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Fire district seeks insurance rating review

Mid-Columbia Fire & Rescue has asked to be reevaluated by the rating entity that downgraded its status in 2008, which caused an increase in homeowners and business insurance within the district.

The rating comes from a widely used private entity, ISO, (Insurance Services Office) whose data is used by many insurance companies to set insurance rates.

The fire district was downgraded from a 4 to a 5 in 2008, and it has been working ever since to improve its status. The rating gauges the fire-protection capability of the fire district, with one being the best protection and 10 being no protection.

Fire Chief Bob Palmer said two things made him decide to seek a re-evaluation.

First, the district has made, or is about to make, several improvements, and the ISO itself changed its evaluation criteria at the beginning of this year.

He’s hoping for the re-evaluation within the next 30 days. He said he spoke to an ISO representative who told him the district could “potentially improve our ratings.”

He added, “Honestly, my gut feeling is we should do pretty good on the reevaluation.”

One new area of evaluation is “fire prevention and public education, which they call community risk reduction, so there’s extra credit there,” Palmer said.

Other areas of evaluation are: communications, water supply, staffing, apparatus, training and how many locations the fire department is based in.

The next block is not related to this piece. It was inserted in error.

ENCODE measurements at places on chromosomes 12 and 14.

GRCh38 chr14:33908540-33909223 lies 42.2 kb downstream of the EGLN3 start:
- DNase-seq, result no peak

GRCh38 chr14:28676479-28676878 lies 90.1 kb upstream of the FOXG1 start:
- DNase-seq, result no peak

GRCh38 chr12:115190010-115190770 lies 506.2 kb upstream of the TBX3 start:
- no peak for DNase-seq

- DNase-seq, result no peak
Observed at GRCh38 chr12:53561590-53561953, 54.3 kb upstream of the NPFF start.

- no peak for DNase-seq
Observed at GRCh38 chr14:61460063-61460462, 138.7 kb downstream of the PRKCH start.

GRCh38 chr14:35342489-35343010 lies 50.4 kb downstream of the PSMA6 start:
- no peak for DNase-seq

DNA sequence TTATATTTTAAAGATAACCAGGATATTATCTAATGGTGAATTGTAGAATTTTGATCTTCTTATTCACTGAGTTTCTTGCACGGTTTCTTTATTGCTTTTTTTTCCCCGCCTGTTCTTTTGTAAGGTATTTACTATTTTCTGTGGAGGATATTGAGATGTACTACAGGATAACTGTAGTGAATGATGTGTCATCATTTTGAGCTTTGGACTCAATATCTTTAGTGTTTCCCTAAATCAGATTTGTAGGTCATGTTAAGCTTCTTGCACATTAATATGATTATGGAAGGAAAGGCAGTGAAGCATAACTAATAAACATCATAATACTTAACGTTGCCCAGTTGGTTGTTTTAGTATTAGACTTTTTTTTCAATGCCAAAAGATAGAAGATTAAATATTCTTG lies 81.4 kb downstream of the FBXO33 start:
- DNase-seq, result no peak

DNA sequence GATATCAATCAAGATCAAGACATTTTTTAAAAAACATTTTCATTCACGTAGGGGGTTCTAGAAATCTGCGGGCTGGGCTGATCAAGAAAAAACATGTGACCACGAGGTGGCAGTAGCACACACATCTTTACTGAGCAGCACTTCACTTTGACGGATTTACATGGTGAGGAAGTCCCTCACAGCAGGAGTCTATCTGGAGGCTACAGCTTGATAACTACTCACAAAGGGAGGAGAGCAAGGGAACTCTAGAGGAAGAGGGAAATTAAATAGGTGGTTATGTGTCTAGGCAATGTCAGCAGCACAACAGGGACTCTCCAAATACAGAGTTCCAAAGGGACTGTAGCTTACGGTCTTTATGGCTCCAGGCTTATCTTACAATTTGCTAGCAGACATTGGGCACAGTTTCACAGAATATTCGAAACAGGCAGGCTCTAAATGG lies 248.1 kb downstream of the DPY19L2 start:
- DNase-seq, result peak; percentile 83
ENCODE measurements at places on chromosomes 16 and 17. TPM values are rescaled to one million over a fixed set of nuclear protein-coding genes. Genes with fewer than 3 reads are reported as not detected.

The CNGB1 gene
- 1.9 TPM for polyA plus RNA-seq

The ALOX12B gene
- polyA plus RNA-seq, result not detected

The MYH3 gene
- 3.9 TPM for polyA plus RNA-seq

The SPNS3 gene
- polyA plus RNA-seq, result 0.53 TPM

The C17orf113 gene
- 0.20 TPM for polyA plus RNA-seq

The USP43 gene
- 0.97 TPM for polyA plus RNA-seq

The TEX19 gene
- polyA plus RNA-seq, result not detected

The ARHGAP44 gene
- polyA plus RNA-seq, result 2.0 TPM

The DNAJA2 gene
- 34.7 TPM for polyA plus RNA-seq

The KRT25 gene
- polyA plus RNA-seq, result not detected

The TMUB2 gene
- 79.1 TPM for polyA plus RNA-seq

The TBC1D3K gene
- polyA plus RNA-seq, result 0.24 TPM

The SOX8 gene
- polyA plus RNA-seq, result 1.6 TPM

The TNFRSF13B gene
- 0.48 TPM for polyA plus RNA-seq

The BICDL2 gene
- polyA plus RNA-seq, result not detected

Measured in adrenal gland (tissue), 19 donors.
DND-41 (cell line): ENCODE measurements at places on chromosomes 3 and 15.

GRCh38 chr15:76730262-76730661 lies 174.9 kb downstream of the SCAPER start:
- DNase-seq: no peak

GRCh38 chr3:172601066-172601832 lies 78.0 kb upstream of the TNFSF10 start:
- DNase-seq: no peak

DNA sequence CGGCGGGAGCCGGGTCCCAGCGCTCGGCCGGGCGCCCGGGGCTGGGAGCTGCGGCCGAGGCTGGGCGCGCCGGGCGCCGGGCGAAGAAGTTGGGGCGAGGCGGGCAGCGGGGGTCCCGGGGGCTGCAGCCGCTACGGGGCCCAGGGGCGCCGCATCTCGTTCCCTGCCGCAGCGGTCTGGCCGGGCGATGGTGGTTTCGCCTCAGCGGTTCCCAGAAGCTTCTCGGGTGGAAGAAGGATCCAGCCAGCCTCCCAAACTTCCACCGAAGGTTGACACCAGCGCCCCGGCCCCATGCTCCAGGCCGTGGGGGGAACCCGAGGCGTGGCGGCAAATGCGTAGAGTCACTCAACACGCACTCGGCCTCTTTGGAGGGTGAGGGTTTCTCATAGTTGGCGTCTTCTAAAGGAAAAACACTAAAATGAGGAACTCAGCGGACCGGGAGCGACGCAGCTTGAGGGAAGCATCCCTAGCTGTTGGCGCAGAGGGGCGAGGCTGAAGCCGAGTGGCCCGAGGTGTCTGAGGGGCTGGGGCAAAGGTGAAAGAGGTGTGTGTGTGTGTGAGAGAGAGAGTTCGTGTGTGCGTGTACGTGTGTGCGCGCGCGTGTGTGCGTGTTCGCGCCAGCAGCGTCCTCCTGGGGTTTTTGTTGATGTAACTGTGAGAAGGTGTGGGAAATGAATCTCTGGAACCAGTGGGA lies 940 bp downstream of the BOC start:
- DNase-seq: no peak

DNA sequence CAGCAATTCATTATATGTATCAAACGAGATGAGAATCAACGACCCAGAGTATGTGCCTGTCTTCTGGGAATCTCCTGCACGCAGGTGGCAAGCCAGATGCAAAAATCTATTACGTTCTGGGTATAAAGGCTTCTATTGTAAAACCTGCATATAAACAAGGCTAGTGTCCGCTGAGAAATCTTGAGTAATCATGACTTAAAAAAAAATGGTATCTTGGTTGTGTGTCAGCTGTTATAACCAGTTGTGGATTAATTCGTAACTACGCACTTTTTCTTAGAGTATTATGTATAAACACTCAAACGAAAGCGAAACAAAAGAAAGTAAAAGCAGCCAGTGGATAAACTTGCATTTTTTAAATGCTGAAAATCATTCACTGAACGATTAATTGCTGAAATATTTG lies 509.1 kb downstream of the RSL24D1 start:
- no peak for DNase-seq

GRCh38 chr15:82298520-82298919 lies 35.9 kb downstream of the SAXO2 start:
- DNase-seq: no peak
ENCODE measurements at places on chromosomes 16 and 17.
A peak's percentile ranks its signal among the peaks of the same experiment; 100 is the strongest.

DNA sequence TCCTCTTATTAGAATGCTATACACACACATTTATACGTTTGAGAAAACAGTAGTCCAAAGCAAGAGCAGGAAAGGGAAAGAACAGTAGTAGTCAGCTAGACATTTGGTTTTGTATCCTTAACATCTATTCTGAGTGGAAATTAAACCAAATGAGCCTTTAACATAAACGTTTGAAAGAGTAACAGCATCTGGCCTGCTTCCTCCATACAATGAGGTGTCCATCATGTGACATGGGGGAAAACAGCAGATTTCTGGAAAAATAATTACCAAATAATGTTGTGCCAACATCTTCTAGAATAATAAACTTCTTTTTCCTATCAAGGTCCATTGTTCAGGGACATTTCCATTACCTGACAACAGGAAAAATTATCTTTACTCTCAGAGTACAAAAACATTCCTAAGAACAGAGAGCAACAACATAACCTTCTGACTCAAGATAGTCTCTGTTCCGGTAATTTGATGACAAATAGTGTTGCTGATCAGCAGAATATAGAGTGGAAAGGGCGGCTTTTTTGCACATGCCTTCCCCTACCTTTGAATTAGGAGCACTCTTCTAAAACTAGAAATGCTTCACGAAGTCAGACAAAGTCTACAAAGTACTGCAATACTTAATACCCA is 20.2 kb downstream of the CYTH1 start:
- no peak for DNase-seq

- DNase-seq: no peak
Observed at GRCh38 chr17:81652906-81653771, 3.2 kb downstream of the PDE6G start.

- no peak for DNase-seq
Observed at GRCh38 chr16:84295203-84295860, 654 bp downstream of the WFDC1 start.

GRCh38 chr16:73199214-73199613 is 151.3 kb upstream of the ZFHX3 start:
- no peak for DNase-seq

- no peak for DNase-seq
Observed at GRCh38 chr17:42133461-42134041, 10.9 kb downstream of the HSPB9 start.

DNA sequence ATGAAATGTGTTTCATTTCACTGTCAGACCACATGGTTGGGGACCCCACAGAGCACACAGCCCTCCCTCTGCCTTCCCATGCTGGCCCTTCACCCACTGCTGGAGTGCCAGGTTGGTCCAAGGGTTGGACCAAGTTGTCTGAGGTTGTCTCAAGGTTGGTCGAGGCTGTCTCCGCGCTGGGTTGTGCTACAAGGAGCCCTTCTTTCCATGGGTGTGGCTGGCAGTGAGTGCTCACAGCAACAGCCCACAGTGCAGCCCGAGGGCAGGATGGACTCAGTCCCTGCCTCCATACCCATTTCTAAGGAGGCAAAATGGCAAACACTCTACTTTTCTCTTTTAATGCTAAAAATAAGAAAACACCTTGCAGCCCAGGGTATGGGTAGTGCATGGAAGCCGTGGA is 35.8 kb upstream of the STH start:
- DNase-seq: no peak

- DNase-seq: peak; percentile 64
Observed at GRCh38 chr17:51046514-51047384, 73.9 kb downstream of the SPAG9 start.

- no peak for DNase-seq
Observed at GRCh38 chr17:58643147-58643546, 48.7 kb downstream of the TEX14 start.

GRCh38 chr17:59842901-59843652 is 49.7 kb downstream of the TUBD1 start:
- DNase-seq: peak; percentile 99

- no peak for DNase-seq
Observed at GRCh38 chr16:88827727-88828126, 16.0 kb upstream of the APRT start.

The latter component, of having multiple fire stations, is something the district is about to change. It is remodeling its disused Station 2 in Columbia View Heights to make it a manned station, possibly by the end of this year.

“The worst that can happen is we stay where 02e’re at,” Palmer said.

The district was almost at the juncture of saying it simply couldn’t do anything to improve its status. But then it got funding through the city, from tax abatement money paid to local governments when Google expanded, to remodel Station 2 and build a training tower.

The district also got a grant to pay for three firefighters for three years, and it hopes to continue boosting its volunteer roster.

The district got a grant a year ago to fund a position aimed at volunteer recruitment.

“We’ve basically changed and added on training hours. At least attempted to add on training hours for both career and volunteers. Call volume can get in the way of training,” Palmer said.

The district has also enhanced its pre-fire planning process, which includes getting detailed mapping of buildings, he said.

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